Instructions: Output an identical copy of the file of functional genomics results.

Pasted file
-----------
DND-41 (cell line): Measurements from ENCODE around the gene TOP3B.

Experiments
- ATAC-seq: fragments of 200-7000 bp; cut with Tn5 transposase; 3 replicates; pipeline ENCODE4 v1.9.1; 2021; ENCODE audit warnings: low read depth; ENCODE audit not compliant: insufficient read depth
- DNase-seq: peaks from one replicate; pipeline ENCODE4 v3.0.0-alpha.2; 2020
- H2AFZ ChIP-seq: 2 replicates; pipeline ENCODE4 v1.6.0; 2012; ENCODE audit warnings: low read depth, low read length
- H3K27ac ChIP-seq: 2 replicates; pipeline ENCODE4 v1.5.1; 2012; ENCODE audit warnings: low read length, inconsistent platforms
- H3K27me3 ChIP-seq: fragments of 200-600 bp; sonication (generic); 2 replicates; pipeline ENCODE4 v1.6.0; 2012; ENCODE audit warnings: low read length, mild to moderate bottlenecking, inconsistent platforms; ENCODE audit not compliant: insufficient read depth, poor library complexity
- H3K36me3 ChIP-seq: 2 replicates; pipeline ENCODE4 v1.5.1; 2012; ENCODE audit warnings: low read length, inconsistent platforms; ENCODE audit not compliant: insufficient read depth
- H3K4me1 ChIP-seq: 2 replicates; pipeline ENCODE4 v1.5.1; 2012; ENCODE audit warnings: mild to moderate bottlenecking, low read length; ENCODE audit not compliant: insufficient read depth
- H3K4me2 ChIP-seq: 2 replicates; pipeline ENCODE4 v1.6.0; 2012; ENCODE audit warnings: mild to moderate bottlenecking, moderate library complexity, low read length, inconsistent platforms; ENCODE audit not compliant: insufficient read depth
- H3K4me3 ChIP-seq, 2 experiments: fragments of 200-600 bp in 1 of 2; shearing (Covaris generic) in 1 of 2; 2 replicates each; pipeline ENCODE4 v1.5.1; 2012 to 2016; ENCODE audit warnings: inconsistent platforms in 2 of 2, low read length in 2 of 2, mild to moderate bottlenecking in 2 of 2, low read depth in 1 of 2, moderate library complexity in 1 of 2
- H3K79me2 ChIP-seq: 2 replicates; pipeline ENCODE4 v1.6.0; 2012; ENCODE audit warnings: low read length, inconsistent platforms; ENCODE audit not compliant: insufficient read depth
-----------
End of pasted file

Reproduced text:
DND-41 (cell line): Measurements from ENCODE around the gene TOP3B.

Experiments
- ATAC-seq: fragments of 200-7000 bp; cut with Tn5 transposase; 3 replicates; pipeline ENCODE4 v1.9.1; 2021; ENCODE audit warnings: low read depth; ENCODE audit not compliant: insufficient read depth
- DNase-seq: peaks from one replicate; pipeline ENCODE4 v3.0.0-alpha.2; 2020
- H2AFZ ChIP-seq: 2 replicates; pipeline ENCODE4 v1.6.0; 2012; ENCODE audit warnings: low read depth, low read length
- H3K27ac ChIP-seq: 2 replicates; pipeline ENCODE4 v1.5.1; 2012; ENCODE audit warnings: low read length, inconsistent platforms
- H3K27me3 ChIP-seq: fragments of 200-600 bp; sonication (generic); 2 replicates; pipeline ENCODE4 v1.6.0; 2012; ENCODE audit warnings: low read length, mild to moderate bottlenecking, inconsistent platforms; ENCODE audit not compliant: insufficient read depth, poor library complexity
- H3K36me3 ChIP-seq: 2 replicates; pipeline ENCODE4 v1.5.1; 2012; ENCODE audit warnings: low read length, inconsistent platforms; ENCODE audit not compliant: insufficient read depth
- H3K4me1 ChIP-seq: 2 replicates; pipeline ENCODE4 v1.5.1; 2012; ENCODE audit warnings: mild to moderate bottlenecking, low read length; ENCODE audit not compliant: insufficient read depth
- H3K4me2 ChIP-seq: 2 replicates; pipeline ENCODE4 v1.6.0; 2012; ENCODE audit warnings: mild to moderate bottlenecking, moderate library complexity, low read length, inconsistent platforms; ENCODE audit not compliant: insufficient read depth
- H3K4me3 ChIP-seq, 2 experiments: fragments of 200-600 bp in 1 of 2; shearing (Covaris generic) in 1 of 2; 2 replicates each; pipeline ENCODE4 v1.5.1; 2012 to 2016; ENCODE audit warnings: inconsistent platforms in 2 of 2, low read length in 2 of 2, mild to moderate bottlenecking in 2 of 2, low read depth in 1 of 2, moderate library complexity in 1 of 2
- H3K79me2 ChIP-seq: 2 replicates; pipeline ENCODE4 v1.6.0; 2012; ENCODE audit warnings: low read length, inconsistent platforms; ENCODE audit not compliant: insufficient read depth